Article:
Called the new Keats, the new Burns; there was a lot of pressure on Clare to be what others wanted him to be. He didn’t always live up to that or even want to. Remembered as a womaniser, walker, visionary, lunatic; Tony wanted to rescue Clare from his life story.

“There’s a bit of myth involved but he did have a troubled time and certainly had his erratic moments,” says Ivan as we discuss the poet’s famous verbal assault of Shylock during a production of The Merchant of Venice.

“People talk about what a hard time he had, they don’t talk about him as a poet. What we wanted to get back to is the fact he was a wonderful poet.”

t Eastern Angles will perform The Long Life and Great Good Fortune of John Clare at the Granary Theatre, Wells-next-the-Sea, on Friday, April 19, then at the Dragon Hall in Norwich on April 24.

t In May performances will be staged at Hindolveston Village Hall on May 4; Bressingham Village Hall on May 7; New Buckenham Village Hall on May 8; the Seagull Theatre, Pakefield, Lowestoft, on May 9; and at Ashby and Thurton Village Hall on May 16.

t For a full list of dates, times and ticket details call the Eastern Angles box office on 01473 211498 or visit: www.easternangles.co.uk

JOHN CLARE - THE MAN, THE POET

Known as “the peasant poet” John Clare spent much of his life in and around the small Northamptonshire village of Helpston.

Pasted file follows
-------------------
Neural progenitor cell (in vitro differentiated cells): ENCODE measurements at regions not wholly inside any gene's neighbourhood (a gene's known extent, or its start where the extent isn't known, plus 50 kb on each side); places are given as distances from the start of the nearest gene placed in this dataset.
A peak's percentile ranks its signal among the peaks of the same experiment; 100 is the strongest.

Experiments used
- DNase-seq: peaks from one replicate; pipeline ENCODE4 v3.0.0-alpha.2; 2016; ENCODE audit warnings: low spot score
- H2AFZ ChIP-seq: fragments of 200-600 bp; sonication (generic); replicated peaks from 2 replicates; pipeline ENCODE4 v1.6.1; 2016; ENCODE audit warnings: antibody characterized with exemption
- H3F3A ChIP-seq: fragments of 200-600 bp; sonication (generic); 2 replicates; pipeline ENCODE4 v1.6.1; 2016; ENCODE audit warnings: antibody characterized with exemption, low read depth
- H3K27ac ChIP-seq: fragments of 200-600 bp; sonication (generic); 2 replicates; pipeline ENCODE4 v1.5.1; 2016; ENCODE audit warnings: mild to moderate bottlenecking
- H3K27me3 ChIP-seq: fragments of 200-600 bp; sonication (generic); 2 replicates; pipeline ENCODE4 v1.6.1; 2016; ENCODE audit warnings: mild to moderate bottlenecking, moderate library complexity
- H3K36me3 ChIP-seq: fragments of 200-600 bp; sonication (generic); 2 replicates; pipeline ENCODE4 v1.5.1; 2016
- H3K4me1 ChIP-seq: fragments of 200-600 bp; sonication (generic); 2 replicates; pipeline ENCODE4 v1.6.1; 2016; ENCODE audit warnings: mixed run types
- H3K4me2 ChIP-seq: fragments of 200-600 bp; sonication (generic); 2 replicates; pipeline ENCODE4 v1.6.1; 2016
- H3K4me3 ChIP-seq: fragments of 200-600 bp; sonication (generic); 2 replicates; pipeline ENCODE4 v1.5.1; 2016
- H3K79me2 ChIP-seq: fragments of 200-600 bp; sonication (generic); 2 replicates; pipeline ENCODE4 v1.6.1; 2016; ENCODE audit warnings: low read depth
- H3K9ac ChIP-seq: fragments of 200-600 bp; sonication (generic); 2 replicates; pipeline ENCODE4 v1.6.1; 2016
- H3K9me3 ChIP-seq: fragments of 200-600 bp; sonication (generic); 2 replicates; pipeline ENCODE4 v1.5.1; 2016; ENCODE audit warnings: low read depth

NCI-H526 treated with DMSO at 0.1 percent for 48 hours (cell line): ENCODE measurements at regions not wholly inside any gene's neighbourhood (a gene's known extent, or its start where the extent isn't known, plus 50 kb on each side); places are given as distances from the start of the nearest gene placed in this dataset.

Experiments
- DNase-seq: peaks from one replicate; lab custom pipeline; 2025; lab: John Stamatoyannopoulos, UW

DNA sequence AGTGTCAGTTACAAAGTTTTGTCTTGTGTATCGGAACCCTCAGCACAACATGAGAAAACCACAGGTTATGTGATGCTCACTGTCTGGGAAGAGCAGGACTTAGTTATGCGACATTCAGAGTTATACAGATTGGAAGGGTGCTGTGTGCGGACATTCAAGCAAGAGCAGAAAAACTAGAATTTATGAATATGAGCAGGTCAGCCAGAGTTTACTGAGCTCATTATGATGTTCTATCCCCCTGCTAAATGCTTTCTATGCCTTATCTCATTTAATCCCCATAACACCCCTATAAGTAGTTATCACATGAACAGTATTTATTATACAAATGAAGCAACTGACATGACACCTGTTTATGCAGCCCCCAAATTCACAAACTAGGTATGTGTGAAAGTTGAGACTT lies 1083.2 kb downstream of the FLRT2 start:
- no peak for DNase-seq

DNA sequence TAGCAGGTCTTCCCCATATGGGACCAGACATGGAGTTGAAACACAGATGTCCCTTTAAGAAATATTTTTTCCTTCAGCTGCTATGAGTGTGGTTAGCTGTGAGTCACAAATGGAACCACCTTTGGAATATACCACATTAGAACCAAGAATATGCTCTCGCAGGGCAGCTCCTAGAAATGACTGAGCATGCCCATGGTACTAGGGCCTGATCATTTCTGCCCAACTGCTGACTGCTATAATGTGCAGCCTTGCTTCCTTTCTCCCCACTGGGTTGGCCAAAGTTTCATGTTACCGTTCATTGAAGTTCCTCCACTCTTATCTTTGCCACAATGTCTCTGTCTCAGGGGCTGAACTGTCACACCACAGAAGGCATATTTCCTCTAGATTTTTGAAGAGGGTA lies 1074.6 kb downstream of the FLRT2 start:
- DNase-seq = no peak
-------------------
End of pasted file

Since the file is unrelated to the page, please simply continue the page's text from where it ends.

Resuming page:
Born in 1793 he worked as a farm labourer and in the local tavern the Blue Bell Inn next door to his home.

His work focused on his natural surroundings, capturing the changing seasons and the nature around him but he struggled to make any impact as a poet in his early life.

Success came in 1820 after completing Poems Descriptive of Rural Life and Scenery. Visits to literary society London enhanced his reputation and increased his fame, but the tag “peasant poet” remained throughout his life, possibly because he lacked an academic background.

Clare suffered from bouts of depression and after suffering delusions, in 1837, Clare was committed to an asylum where he spent the last 26 years of his life. He left the asylum in High Beach Asylum in Epping Forest in July of 1841 and walked 80 miles back home later described in his book Journey Out of Essex. This didn’t stop his writing, however, and he continued to write poetry, becoming increasingly influenced by the work of Byron, until his death in 1864.